“I find Clue really useful—it's generally very accurate in predicting when my period will start and end, especially now that I'm taking birth control. Before I was on the pill, it was interesting to track changes in my sex drive throughout my cycle and it made me more aware of other patterns, such as tender breasts just before my period started, and thicker discharge when I was ovulating—which before I started using Clue I didn't realise there could be a pattern to. Clue definitely puts a lot of effort into using gender neutral terms, which I have seen barely anywhere else and it means a lot.” —Anonymous (genderfluid)
“Clue is pretty useful. I use it to track menstrual cycle, sex, dates, cramps, and sickness. I like being able to look up scientific data without a very gendered format, and that Clue is open and reflective about how they can improve on being trans inclusive.” —Anonymous (genderqueer)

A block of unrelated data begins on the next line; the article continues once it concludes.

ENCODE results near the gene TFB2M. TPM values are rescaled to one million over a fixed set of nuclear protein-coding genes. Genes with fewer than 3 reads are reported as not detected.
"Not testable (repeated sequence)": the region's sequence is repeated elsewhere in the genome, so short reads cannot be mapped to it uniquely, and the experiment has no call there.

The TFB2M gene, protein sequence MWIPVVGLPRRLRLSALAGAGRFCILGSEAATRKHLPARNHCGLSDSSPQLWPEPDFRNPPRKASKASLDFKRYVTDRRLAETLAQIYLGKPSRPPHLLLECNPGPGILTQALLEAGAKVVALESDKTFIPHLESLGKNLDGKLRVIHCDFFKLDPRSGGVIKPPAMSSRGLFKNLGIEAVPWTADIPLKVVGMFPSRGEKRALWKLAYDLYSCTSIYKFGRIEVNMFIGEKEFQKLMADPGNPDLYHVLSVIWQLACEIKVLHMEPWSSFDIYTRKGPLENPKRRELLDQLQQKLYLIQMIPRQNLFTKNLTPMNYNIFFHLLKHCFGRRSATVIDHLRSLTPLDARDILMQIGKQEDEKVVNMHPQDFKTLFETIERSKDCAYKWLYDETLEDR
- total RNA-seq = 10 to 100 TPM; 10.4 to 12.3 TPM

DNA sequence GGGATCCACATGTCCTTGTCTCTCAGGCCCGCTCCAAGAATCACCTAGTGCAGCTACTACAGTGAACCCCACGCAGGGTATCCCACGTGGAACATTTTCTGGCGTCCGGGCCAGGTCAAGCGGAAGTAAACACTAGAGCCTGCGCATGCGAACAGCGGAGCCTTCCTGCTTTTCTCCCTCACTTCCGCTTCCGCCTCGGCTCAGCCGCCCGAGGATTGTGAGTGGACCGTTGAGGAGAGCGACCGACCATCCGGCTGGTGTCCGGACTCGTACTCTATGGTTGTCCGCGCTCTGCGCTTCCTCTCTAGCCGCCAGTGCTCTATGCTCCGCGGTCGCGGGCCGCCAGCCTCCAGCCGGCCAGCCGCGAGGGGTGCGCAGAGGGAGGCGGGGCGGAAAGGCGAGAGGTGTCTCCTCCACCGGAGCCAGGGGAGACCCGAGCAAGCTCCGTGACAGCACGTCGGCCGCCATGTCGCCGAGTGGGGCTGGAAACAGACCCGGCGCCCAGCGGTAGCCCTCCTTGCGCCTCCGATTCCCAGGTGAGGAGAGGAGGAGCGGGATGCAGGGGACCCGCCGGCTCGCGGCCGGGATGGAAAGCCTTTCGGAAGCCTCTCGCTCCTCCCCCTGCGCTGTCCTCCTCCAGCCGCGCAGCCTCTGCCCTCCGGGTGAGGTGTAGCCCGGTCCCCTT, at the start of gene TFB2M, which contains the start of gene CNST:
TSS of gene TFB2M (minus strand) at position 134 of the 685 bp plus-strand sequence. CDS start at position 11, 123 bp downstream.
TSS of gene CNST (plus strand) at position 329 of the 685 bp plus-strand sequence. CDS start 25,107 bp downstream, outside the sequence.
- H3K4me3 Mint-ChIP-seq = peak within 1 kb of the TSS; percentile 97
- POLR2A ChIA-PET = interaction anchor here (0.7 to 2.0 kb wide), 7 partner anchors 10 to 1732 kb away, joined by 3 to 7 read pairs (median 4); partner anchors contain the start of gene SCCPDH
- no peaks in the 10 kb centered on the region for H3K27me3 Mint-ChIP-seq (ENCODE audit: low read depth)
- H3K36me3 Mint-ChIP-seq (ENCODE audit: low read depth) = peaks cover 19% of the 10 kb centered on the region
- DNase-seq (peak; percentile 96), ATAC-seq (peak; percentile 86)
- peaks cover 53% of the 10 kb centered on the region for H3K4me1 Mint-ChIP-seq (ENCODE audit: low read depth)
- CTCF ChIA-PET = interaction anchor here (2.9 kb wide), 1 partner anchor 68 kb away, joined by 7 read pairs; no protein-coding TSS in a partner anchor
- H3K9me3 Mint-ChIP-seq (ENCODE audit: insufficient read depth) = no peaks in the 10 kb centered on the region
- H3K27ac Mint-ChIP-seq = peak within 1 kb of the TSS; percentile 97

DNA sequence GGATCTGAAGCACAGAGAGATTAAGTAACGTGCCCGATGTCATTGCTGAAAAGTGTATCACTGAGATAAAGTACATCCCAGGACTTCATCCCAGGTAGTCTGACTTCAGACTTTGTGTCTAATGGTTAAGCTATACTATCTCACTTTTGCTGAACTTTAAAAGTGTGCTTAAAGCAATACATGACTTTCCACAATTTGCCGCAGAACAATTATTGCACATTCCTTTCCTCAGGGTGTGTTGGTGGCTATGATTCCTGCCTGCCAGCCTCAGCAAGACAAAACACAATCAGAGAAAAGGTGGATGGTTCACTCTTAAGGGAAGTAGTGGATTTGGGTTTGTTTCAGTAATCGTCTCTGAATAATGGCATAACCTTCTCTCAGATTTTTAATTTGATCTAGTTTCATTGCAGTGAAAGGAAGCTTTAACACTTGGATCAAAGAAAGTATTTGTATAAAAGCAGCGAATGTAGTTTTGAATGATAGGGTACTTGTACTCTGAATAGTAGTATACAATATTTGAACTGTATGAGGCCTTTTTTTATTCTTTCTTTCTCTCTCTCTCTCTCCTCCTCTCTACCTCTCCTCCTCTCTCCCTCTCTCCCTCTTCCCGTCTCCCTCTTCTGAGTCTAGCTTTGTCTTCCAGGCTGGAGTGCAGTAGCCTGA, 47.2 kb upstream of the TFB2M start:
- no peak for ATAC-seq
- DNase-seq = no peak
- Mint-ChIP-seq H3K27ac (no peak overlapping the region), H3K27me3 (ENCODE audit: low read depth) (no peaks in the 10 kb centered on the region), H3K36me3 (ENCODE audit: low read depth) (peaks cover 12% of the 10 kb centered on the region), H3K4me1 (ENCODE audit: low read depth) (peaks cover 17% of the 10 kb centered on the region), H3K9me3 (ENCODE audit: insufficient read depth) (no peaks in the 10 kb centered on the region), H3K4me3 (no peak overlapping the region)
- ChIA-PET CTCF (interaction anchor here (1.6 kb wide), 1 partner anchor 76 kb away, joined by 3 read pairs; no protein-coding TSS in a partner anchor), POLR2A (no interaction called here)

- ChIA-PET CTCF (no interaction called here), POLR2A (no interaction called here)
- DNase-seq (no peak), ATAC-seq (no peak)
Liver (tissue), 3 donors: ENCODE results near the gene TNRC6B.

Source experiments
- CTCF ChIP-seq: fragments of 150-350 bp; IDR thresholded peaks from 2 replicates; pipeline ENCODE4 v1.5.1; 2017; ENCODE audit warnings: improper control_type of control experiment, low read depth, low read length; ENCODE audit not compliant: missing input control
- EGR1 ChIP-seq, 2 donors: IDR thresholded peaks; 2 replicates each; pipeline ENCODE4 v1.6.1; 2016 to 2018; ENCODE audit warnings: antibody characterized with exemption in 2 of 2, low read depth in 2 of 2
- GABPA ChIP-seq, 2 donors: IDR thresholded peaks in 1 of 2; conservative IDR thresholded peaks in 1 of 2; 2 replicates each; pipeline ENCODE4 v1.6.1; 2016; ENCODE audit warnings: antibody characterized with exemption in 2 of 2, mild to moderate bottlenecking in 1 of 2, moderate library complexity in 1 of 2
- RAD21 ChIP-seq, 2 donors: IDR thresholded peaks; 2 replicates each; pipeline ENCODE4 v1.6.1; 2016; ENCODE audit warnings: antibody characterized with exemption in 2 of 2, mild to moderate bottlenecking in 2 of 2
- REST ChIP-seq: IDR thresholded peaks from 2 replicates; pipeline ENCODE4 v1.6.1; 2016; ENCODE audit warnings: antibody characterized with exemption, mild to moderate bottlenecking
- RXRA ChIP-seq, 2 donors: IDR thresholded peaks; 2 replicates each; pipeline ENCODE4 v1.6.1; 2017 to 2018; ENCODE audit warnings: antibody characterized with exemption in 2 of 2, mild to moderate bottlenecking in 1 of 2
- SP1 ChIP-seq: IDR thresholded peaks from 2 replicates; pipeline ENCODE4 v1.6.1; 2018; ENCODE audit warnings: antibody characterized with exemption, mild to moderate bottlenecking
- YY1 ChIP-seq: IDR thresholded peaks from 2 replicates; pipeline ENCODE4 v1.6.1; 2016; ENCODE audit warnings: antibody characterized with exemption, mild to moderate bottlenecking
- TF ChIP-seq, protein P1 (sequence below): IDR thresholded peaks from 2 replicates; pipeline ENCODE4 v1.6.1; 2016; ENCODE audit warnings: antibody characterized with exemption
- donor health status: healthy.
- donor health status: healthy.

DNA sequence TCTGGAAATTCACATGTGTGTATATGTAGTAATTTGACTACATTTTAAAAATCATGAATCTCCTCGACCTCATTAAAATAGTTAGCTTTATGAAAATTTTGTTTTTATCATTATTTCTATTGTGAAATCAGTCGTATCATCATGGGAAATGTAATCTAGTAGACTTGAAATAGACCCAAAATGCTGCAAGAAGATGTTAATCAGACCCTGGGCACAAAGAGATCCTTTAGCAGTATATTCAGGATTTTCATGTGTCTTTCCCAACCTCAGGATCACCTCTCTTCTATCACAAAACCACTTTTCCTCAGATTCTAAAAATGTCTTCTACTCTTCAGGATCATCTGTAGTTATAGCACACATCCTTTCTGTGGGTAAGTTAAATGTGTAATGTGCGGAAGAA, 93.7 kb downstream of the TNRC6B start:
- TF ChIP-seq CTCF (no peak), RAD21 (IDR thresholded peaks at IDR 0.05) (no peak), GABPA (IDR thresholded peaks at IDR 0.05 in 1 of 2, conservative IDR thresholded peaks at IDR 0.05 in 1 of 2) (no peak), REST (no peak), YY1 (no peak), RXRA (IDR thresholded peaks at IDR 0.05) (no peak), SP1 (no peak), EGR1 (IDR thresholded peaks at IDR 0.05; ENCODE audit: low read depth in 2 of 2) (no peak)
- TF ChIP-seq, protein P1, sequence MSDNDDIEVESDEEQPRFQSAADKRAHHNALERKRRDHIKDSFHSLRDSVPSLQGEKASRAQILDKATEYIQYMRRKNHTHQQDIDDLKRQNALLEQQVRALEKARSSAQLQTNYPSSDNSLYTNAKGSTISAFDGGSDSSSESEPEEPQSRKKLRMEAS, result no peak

What about trans women?
There is a lack of medical literature regarding the effects of HRT on transgender women, although high doses of estrogen may cause side effects, which tracking can help you identify (1).
Australian Youtuber Cluam Sutherland made a video explaining how Clue helped her to realize that something was up with her hormones. She saw her doctor and was diagnosed with a hormonal imbalance, so her doctor changed her medication. Some trans women who are on HRT use Clue to track their hormonal cycles and better understand when to expect PMS-type symptoms, like bloating or headaches. Mexican YouTuber Victoria Volkova made a video (in Spanish) explaining how she uses Clue to identify and prepare for these symptoms.